The Essayist 2020: Coping through chaos

This year’s edition of The Essayist reflects on the pursuits and pitfalls the COVID-19 pandemic has brought on being a college student.


This year’s Essayist is a reflection on a year like no other. For many of us, 2020 has brought the most historic and unprecedented events of our lifetimes. 

From the fear and anxiety of the COVID-19 pandemic, to the public outrage and racial reckoning around the Black Lives Matter protests, to the polarization and apprehension surrounding the presidential election, this year has largely felt stressful, exhausting, painful and frankly, like an all-around shit-show.  

Some students had their entire college freshman experience, like moving into a residence hall, meeting new friends and exploring Philadelphia, lost to them after already-ruined high school graduations. Others had their senior year upended, missed out on the coming-of-age milestone of turning 21 years old or the journey of studying abroad. The number of moments we gave up this year for the betterment of public health is innumerable.  

Despite all the “bad things” that happened in Philadelphia and elsewhere this year, students have sought to find the positives and middle ground, whether it be in simple pleasures or major accomplishments. Some developed a closer bond with their families as a result of moving home, while others landed reputable jobs they wouldn’t have applied for before the pandemic. Some educated themselves on anti-racism and expanded their knowledge on institutional racism, and others are getting ready to graduate, even if it won’t be as celebratory as planned.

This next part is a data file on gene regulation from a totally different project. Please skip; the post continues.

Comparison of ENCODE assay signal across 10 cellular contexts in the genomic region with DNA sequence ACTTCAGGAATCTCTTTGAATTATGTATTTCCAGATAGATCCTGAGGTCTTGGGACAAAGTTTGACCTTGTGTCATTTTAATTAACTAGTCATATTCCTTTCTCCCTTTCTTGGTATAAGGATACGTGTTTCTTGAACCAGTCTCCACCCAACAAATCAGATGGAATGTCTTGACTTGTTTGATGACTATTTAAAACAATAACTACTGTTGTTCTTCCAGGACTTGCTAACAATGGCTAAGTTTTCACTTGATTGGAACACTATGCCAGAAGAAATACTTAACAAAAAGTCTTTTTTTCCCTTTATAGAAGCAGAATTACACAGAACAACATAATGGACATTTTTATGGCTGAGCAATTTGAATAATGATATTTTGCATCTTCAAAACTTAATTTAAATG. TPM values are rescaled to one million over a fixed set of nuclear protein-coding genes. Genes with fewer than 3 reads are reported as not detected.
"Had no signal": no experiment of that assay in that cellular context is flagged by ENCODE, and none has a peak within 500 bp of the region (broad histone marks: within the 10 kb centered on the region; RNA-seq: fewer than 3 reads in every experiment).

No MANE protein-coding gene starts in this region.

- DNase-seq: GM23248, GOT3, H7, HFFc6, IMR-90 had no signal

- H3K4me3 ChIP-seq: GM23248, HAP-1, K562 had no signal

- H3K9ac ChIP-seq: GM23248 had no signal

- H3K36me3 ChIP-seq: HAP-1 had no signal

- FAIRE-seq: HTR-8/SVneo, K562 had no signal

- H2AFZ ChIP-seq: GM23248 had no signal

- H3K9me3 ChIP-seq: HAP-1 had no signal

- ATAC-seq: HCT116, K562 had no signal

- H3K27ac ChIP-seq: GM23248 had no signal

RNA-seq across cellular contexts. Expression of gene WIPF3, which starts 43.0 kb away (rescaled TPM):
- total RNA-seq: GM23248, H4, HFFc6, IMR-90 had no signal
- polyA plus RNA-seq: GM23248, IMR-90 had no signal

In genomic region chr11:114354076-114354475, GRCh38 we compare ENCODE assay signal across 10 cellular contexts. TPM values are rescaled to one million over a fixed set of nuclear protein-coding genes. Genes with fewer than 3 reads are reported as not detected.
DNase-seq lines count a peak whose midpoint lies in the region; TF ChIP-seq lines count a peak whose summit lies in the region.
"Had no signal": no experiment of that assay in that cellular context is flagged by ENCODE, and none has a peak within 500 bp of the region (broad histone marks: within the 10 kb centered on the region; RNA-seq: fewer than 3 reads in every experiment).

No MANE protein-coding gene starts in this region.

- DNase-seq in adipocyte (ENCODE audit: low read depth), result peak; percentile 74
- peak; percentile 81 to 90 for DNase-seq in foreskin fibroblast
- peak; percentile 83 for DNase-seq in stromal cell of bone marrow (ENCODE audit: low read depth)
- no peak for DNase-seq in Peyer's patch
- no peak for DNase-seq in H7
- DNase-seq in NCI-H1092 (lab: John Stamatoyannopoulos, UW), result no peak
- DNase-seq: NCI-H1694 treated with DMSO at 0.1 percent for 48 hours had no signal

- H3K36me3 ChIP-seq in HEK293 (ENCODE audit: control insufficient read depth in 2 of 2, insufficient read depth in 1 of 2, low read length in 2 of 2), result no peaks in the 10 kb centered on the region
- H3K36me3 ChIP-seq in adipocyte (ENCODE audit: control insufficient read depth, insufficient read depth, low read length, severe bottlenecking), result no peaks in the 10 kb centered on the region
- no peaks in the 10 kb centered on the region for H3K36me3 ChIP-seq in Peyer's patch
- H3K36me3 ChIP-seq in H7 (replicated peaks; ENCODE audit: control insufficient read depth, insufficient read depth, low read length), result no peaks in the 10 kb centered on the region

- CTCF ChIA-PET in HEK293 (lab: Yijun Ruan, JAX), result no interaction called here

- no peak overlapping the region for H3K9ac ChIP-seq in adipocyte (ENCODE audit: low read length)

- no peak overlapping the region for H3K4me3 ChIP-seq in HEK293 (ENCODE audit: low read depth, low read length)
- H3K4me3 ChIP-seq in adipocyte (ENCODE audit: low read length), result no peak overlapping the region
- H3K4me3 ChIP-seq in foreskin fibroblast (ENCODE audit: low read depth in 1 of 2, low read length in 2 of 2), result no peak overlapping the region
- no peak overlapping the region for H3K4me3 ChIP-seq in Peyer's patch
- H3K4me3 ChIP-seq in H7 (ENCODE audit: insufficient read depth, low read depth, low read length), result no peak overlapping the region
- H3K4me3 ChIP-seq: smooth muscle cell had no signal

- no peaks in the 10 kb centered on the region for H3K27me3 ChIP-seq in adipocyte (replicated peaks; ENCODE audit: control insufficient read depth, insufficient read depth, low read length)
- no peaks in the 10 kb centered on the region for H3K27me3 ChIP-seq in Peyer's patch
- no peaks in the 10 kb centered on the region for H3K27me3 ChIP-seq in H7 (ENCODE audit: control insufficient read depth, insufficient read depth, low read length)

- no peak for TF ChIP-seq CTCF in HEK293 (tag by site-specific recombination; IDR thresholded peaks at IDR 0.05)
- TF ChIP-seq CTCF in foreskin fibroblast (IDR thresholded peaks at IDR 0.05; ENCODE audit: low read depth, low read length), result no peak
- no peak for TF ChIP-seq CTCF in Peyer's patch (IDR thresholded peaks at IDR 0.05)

While we will surely feel the effects of the pandemic for the next few years, we’ll carry on having come out of this year more resilient than before. With only one month left in 2020, when we’re reflecting on the year and crafting our resolutions, we’ll think of how we coped and ultimately, persevered through the chaos. 


Christina Mitchell
Opinion Editor

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